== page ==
A biter, a fighter, but the future is brighter for Luis Suarez
Driven. It is the one word which comes up time and time again when discussing Luis Suarez.
There have been a number of other, less kind, descriptions of Barcelona's controversial striker but whatever his indiscretions on the pitch - and there have been many - one thing the Uruguayan cannot be accused of is determination.
From the moment he left home for Europe as a 19-year-old to be closer to his childhood sweetheart (now his wife) a sheer will to win got Suarez where he is today, from a barefoot boy in Montevideo - after his family left their home in Salto when he was young - to terrorising defences across Europe as part of the 'MSN' strike force alongside Lionel Messi and Neymar.
Make no mistake, there is no shortage of talent but when you watch Suarez in action it is his work-rate, his constant motion, his aggression which stands out.
When you combine the gifts of his ability with his mentality it is an intoxicating cocktail.
It is easy to see how he offers Barcelona, and those teams who have enjoyed him previously, something different to what they have already. And it is incredibly effective.
Suarez brought up his 100th goal for the Catalans this month in his 120th appearance, a better rate than Messi, Samuel Eto'o or Rivaldo, and last season he scored 40 times in LaLiga to break the six-year Messi-Ronaldo stranglehold on the Pichichi awarded to Spain's leading scorer.
He claims his fair share of the limelight at the Nou Camp, although probably not as much as he deserves, which is no mean feat considering he is playing with two of the three most high-profile attackers in world football.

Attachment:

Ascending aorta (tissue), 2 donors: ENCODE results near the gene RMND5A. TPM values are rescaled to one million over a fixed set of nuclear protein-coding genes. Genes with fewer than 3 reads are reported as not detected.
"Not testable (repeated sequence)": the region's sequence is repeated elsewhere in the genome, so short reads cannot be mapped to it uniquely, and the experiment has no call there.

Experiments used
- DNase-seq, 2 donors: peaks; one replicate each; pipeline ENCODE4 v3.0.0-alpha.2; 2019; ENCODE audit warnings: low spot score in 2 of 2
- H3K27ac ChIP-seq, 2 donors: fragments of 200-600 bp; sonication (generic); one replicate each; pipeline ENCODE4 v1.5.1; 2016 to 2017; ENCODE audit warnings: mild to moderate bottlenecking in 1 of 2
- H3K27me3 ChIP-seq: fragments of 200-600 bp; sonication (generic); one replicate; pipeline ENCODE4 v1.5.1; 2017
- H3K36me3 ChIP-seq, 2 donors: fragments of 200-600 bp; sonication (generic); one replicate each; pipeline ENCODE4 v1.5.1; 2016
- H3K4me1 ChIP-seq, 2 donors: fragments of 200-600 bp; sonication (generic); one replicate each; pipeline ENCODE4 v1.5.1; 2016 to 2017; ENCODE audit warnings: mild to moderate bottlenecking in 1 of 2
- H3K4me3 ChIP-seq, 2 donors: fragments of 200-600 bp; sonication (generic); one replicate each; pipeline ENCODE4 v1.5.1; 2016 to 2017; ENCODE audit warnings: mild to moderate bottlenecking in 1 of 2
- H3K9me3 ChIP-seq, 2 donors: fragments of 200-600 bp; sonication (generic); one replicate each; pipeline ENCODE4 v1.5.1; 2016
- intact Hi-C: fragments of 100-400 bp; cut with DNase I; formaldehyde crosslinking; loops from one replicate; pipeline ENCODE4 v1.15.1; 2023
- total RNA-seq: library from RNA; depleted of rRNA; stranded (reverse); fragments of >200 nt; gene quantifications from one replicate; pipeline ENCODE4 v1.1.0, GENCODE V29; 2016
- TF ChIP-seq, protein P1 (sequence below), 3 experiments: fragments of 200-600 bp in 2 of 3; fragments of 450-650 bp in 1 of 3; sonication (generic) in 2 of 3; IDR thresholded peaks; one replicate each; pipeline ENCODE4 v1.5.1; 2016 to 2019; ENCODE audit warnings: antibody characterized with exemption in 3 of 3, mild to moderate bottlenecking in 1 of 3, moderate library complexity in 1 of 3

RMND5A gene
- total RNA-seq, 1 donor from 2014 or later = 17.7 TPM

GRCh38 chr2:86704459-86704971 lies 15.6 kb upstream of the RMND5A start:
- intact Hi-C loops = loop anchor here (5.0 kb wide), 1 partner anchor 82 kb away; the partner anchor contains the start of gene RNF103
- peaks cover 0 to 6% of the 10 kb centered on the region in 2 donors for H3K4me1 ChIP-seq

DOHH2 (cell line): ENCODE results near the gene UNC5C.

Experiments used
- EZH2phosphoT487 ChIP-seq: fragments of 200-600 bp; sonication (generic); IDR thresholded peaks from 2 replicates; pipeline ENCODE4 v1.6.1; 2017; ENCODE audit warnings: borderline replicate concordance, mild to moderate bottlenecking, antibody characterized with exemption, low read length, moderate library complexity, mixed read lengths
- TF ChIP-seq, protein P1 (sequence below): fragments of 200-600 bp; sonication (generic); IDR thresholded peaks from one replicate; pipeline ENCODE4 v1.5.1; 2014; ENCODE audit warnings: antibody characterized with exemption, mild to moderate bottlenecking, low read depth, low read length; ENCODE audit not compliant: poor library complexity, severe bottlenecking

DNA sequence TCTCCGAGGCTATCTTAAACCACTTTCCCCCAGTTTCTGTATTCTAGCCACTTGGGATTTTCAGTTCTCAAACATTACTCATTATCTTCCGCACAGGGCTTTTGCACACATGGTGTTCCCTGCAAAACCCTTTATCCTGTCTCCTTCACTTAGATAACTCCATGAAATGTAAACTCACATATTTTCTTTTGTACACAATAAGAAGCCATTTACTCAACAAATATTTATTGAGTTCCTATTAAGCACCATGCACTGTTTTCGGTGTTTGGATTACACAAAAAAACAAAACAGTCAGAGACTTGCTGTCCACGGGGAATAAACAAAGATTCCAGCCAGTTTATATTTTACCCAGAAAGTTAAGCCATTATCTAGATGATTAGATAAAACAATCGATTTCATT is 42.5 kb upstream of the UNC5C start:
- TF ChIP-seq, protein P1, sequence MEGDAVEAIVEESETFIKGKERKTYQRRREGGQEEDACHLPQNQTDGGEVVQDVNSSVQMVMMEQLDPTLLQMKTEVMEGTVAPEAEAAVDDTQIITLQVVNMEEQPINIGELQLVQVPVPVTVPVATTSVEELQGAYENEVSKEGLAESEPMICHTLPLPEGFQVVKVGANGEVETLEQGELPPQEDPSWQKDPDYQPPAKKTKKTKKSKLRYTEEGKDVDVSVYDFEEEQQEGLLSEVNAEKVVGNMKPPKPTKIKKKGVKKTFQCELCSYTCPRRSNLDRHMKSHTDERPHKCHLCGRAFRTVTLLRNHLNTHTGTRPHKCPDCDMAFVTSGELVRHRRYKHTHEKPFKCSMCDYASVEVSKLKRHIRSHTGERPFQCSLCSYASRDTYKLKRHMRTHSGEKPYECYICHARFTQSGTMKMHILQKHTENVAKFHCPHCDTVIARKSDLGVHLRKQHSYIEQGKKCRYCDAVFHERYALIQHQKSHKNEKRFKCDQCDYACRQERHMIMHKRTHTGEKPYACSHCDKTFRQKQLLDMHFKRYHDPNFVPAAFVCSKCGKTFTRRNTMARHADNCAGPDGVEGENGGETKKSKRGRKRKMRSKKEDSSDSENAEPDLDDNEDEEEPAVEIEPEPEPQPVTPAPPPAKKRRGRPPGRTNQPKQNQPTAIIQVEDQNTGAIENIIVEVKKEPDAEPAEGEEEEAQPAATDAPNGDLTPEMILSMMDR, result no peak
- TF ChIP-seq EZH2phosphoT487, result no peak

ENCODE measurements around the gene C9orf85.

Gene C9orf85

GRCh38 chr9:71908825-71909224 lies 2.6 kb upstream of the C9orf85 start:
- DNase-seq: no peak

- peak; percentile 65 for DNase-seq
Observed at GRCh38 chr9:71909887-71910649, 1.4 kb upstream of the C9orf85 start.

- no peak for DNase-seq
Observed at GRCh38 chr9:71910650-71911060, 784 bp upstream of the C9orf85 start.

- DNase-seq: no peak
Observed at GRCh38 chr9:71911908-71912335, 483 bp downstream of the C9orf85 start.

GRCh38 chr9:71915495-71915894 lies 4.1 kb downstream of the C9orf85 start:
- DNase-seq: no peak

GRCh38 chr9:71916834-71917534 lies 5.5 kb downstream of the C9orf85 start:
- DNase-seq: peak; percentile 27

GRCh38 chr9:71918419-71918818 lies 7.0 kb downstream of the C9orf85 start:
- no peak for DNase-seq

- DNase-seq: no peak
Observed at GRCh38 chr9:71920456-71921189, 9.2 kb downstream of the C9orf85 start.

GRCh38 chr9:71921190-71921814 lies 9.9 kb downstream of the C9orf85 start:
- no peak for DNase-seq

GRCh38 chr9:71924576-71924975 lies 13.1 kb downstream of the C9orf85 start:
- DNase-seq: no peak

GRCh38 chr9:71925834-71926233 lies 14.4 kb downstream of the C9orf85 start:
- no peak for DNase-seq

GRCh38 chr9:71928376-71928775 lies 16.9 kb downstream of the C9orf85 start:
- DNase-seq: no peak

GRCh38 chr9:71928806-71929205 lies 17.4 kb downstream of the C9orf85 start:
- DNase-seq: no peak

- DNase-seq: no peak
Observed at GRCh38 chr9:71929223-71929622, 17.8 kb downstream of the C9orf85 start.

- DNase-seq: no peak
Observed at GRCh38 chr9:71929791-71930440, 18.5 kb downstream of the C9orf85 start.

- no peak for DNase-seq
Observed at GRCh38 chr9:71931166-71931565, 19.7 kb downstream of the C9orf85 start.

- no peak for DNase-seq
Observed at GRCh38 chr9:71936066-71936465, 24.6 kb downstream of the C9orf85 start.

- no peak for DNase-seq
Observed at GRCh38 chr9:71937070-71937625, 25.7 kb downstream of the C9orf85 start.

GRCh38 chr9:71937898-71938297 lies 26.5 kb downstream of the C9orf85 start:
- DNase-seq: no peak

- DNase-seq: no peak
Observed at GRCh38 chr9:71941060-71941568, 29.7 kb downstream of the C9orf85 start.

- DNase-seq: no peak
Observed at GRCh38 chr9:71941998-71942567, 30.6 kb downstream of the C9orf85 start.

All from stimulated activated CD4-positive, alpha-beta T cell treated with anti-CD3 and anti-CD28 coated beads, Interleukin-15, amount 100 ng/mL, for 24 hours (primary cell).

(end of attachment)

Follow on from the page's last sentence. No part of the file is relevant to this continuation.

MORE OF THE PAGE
However, to see his true influence you have to look at what went before at Liverpool and prior to that in Holland with Ajax and Groningen.
In 2014 Suarez almost single-handedly dragged Liverpool to their first league title since 1990.
Yes, fellow forward Daniel Sturridge scored 21 goals that season but many of those were as a result of the mayhem Suarez created.
And it was mayhem. During 2013-14 Suarez hit the sort of form most footballers can only dream about. He was brilliance personified.
Opposition defences were visibly on the back foot from the moment the team sheets were out and many of them were on their backsides once Suarez had run at them on the pitch.
Defenders who played for Norwich between 2012 and 2014 are probably still scarred by the experience as Suarez plundered 12 goals in five matches against the Canaries, several of them goal-of-the-season contenders in themselves.
Fans of Ajax, where he once scored 49 in a season, and Groningen will tell similar stories. Suarez was a threat wherever he was.
The edge which makes him the player has also bitten him back.
Three biting incidents and a racial abuse charge have brought combined bans totalling 45 matches and worldwide condemnation.
He went from Africa's public enemy number one after denying a Ghana goal in a World Cup 2010 quarter-final with a deliberate handball to a global pariah whose future in the game hung by a thread after biting Italy defender Giorgio Chiellini at the 2014 finals.
There were genuine doubts whether he would still be relevant, never mind at the top of his game, by the time of his 30th birthday, which he celebrates on Tuesday.
It may have crushed a lesser player but Suarez, a dogged street-fighter, viewed it all as coming with the territory - almost a necessary evil to be tolerated to serve his all-pervading will to win.
To say he has moved on would be an understatement. He is less angry, one would say finally happy at Barcelona, where he enjoys a close relationship with next-door neighbour Messi.
He still does not get the recognition he deserves from the establishment in terms of UEFA and FIFA when the annual awards are handed out, but the rehabilitation of Luis Suarez appears to now be complete. Sit back and enjoy.